Lululemon running pants are awesome but they cost fucktons of money. It’s a problem. No one likes to admit they are spending $88 on a small piece of stretchy fabric when you could get an almost equally good small piece of stretchy fabric at Target for $22.
I myself have just acquired my first pair of lululemon running pants and I would like to offer a reason as to why they are worth $88 dollars: there’s a seam across the top of the butt that makes my ass look better than it does in any other running pants, ever. That’s it. That is the reason.
There are other things to admire about my new lululemon running pants. For instance, they also have sleek and clever side pockets that are a better solution to running-pants pockets (secure but accessible) than any other running pants pockets, ever, and are also, like the butt-seam, mysteriously flattering. There’s also a very stretchy fabric on the back of my calves (comfortable), and a sort of sheer seam on the sides (cool).
Here’s a reason that has nothing to do with why my lululemon running pants are “worth” 88 dollars: that they will “last a long time.” This is a rationale often offered for why we running/yoga ladies should truck off to lululemon with our hard-earned cash in hand, and hold our heads up high while doing it.
My opinion, and this is the point of this essay, is that this durability reason is bullshit and should be discarded and, let’s be clear, never used.
Point: it may, in fact, be true that lululemon pants last a long time. I have only had this pair, which is my first, for two weeks, and so I have no room to speak about their comparative longevity. Many people have told me that their durability is admirable, and I hope it is—not because my investment of $88 would then somehow be made more legitimate but because the longer they last, the longer they will be able to continue to do their special ass-flattering magic.
I mean it’s hard, right, because you want these $88 pants, and you know you could get $22 pants and then donate the remaining $66 to fending off global apocalypse, and it’s tough to admit you’d rather spend that money on your ass. It’s so much easier to ventriloquize this abstract logic that “it costs four times as much because it will last four times as long.”
Longevity logic is fine for a lot of things, other things for which I am currently shopping, for instance deck lumber and washing machines. But happily I do not have to wear deck lumber or washing machines on my ass or my thighs, which are the parts of my body about which I am absolutely the most insecure, whereas my ass and my thighs are exactly where my running pants go. Thus it strikes me that washing machines and running pants serve different purposes—one purely utilitarian, one largely emotional—and thus it should not be required that I select them on the same criteria.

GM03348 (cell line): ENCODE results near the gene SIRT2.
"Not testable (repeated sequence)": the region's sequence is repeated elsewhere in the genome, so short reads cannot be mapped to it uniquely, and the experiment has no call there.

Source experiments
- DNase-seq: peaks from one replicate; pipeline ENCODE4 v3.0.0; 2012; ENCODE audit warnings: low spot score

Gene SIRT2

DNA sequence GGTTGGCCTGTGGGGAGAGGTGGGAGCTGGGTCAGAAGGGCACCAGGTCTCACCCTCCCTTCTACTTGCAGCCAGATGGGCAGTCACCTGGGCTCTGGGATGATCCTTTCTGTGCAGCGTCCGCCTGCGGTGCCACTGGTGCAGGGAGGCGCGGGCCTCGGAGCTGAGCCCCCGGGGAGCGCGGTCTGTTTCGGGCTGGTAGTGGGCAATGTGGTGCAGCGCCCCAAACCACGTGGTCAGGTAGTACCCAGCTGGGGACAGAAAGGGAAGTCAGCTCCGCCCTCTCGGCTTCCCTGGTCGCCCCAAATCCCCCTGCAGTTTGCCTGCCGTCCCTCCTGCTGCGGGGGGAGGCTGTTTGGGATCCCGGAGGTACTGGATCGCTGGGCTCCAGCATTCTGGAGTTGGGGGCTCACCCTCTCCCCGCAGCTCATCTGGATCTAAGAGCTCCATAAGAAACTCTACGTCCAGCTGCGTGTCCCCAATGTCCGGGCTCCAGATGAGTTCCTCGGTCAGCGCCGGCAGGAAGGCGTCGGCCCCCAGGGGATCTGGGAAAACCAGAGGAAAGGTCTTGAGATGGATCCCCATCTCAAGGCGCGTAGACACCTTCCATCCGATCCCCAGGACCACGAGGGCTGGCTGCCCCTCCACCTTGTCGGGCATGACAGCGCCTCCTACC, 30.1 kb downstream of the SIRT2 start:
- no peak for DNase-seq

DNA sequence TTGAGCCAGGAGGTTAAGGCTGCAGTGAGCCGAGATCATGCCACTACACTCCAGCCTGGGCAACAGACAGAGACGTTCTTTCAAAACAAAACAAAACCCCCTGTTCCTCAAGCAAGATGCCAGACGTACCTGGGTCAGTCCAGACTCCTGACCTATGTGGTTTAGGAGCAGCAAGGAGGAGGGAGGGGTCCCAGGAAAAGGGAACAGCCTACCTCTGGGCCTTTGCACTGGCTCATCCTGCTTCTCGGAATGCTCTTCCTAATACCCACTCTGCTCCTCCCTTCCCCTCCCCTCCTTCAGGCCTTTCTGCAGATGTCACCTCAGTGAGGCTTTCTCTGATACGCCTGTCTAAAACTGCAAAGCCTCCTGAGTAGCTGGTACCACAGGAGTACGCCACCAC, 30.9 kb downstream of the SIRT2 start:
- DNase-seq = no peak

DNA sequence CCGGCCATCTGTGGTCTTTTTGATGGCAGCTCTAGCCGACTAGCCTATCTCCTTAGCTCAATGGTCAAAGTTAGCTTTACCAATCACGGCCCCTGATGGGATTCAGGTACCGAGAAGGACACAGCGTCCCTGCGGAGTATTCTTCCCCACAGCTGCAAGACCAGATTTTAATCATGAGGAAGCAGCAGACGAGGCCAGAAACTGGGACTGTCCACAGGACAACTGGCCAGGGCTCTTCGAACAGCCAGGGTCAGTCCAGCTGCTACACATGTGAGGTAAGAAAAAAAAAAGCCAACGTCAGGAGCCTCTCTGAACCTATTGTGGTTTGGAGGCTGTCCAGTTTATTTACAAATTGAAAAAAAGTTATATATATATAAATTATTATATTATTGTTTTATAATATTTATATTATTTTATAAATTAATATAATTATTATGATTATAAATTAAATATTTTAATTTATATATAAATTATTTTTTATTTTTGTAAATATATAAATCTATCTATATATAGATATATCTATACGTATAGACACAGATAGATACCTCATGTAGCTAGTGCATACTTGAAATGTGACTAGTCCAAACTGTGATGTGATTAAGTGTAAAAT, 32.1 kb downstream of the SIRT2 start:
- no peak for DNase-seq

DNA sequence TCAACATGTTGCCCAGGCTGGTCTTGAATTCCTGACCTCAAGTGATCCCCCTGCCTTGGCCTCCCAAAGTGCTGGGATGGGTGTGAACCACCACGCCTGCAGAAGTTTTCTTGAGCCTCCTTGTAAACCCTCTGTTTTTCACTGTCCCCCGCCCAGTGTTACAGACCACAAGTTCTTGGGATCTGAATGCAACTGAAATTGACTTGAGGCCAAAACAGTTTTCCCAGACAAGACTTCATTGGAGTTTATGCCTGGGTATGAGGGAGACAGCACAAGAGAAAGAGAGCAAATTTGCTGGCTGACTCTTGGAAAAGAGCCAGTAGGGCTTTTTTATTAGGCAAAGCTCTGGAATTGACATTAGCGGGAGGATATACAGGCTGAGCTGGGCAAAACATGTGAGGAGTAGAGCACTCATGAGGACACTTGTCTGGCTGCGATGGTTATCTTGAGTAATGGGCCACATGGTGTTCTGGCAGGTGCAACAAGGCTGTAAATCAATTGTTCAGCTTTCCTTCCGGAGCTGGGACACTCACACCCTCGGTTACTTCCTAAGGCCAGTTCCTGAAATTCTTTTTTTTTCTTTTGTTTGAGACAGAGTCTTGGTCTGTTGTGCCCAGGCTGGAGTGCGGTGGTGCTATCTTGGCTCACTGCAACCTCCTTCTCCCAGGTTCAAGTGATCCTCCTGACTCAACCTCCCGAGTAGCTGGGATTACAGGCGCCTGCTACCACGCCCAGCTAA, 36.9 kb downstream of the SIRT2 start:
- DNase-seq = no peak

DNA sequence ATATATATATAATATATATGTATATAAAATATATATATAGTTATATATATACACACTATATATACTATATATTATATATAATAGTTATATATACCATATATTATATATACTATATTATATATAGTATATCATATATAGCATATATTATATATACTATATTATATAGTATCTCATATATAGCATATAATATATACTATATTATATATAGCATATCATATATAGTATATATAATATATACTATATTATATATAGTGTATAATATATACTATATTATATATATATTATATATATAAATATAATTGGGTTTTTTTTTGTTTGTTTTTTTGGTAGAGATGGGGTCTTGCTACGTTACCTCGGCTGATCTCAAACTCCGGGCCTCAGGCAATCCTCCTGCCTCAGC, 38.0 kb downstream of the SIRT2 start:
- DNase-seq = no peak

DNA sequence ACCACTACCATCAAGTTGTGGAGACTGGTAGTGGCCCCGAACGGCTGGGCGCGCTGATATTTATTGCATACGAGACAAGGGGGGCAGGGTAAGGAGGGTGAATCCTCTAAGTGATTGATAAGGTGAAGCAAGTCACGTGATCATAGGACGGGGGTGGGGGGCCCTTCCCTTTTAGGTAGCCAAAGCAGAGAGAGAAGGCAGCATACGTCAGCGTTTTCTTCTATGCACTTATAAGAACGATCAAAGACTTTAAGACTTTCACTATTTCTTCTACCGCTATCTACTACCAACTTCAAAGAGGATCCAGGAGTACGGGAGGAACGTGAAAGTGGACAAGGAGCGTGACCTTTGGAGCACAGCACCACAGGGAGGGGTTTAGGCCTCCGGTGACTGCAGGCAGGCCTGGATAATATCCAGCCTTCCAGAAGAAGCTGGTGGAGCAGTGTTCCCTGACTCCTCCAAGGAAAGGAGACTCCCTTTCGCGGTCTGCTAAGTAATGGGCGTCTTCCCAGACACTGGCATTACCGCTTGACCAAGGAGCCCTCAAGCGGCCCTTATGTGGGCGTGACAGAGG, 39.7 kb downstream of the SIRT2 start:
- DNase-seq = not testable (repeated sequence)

Lululemon pants make me feel good about my ass. That’s enough. It’s even admirable. But: it’s not all. And even as I was just saying, hey, look, people: give your real reason for wanting lululemon pants, it’s okay—I was lying to you. I was not telling you, really, what they mean to me.
Here’s my real reason for desiring and loathing and desiring lululemon pants again: lululemon is a popular girls’ store. Most of me doesn’t even feel entitled to go there. It triggers my deep, somewhat shameful, somewhat ferociously defended, desire to look composed, put-together, tasteful, effortless: like I belong everywhere, like everyone wants me where ever I go. Like that special popular-girl magic belongs to me.
Right now, there’s some brilliant nexus of butt-seam technology and social media strategy that’s given lululemon running pants the popular girl feeling, and they are willing to sell that magic, to me, to put on my ass. It costs $88 dollars.
And so this is why, really, it doesn’t matter if lululemon running pants last a long time: the popular girl feeling they give you won’t.
But that doesn’t mean they’re not worth it. It might be to you. It apparently is to me. Feelings are real, even shameful ones, and if ass-seam-magic and popular girl mojo are worth $88 dollars to my feelings, that’s as good a value as any. What I should not do—should not allow my self to do—is to make emotional decisions about appearance and status, decisions available to me because of my class, and then to hide them behind the façade of durability and utility.
Sarah Mesle: A Little Judgy